Wednesday, January 19, 2022

Libyan court reinstates Gaddafi presidential bid amid election chaos

A Libyan court ruled on Thursday that the son of late leader Muammar Gaddafi could run for president, his lawyer said, as debate intensified over the conduct of the election aimed at ending a decade of turmoil Was.

Saif al-Islam Gaddafi’s appeal against disqualification for the December 24 vote was delayed for several days as fighters closed the court, one of several incidents that could have foreshadowed widespread election unrest.

In another incident on Thursday, the Election Commission said armed men stole ballot cards at five election centers in western Libya.

Analysts fear a disputed vote or one with a clear violation could derail the peace process, leading to the formation of a unity government this year in an attempt to bridge the rift between warring eastern and western factions.

A final list of candidates for the election has yet to be released amid a chaotic appeals process, as the Election Commission initially disqualified 25 of the 98 who had registered for the presidency.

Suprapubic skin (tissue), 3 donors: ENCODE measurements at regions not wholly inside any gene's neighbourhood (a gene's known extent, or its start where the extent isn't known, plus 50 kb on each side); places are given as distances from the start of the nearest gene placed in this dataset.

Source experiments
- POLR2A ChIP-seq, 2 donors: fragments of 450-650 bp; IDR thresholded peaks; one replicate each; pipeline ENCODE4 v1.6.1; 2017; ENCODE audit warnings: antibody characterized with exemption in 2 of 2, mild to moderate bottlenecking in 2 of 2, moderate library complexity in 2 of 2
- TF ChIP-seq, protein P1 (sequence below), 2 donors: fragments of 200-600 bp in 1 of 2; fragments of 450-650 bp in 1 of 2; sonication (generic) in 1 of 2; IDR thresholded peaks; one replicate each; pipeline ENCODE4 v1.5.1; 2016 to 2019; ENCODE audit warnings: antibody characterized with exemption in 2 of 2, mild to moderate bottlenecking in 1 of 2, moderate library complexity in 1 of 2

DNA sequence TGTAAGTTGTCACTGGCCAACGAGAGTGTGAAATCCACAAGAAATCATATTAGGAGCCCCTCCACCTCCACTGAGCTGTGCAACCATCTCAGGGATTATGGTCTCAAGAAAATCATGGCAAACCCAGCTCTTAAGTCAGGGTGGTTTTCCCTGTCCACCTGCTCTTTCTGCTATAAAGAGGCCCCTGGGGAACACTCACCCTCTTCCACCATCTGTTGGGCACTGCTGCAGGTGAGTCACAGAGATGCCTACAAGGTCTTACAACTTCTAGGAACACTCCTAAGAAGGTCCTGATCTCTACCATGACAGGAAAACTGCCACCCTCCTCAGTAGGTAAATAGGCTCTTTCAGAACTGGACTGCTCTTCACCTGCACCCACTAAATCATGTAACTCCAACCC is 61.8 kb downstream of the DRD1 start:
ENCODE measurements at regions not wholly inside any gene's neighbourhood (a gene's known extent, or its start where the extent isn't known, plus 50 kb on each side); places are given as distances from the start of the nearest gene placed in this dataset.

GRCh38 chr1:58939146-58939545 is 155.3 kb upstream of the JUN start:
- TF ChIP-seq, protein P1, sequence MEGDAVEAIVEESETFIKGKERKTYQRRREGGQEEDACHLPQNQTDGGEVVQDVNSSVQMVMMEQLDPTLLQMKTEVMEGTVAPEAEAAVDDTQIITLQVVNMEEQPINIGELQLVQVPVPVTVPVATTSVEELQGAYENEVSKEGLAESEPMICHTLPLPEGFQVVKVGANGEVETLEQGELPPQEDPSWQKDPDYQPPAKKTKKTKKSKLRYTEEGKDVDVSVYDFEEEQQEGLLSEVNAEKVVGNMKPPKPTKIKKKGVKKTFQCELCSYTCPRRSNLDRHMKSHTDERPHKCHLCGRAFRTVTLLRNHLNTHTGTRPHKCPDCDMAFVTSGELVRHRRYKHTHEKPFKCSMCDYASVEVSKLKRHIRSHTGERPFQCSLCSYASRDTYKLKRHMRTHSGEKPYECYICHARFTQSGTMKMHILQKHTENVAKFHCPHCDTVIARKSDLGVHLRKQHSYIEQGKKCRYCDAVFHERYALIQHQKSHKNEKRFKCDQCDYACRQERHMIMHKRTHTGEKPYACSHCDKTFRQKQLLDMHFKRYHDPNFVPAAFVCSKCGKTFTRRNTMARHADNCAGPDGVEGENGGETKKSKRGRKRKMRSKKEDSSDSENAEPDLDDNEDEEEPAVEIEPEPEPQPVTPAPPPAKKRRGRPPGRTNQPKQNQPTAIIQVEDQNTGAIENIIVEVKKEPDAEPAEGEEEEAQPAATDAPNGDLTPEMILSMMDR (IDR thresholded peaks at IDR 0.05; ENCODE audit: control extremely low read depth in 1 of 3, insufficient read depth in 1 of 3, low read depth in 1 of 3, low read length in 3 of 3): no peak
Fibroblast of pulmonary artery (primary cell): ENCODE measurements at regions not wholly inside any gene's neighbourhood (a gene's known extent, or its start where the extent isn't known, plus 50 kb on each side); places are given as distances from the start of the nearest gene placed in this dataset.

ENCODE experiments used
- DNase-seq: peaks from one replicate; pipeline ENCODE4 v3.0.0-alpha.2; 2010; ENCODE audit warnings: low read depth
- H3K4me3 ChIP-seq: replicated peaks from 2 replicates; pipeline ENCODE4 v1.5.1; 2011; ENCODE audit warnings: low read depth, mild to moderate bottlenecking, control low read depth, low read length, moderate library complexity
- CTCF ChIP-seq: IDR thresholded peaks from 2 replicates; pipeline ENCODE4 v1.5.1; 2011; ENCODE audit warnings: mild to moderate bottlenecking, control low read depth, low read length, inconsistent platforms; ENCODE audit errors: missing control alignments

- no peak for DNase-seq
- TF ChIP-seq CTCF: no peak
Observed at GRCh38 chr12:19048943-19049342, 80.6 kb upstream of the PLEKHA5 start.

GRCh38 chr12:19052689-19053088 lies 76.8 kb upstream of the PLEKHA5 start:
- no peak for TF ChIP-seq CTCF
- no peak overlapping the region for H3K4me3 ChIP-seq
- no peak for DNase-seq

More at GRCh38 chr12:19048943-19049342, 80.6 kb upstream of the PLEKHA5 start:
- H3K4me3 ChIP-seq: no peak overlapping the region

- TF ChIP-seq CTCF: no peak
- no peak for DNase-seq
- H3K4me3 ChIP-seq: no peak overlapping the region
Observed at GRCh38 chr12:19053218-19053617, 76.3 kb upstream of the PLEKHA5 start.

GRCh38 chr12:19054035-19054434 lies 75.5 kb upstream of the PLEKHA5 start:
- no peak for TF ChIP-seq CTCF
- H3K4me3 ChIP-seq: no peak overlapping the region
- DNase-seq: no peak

Gaddafi, who was sentenced in absentia to death by a Tripoli court in 2015 for war crimes committed during an unsuccessful fight to save his father’s 40-year rule from a NATO-backed insurgency, is among several divisive candidates in the race. is one.

He is still loyal to the former government of his father for the Libyan people, whose coup and death in 2011 started a decade of conflict. Witnesses said his supporters celebrated on the streets of Sebha after his lawyer announced the verdict.

However, many other Libyans, including armed groups that hold the balance of power in different parts of the country, consider his presence on the ballot unacceptable after a bloody struggle to oust his father.

The blockade of the Sebha court this week by fighters affiliated with eastern commander Khalifa Haftar signaled potential chaos as the planned election could be held with support or opposition from rival candidates from armed groups.

Haftar, whose Libyan National Army (LNA) controls much of eastern and southern Libya, is himself a candidate for election. The LNA said units affiliated with it were protecting the court rather than blocking it.


This article is republished from – Voa News – Read the – original article.

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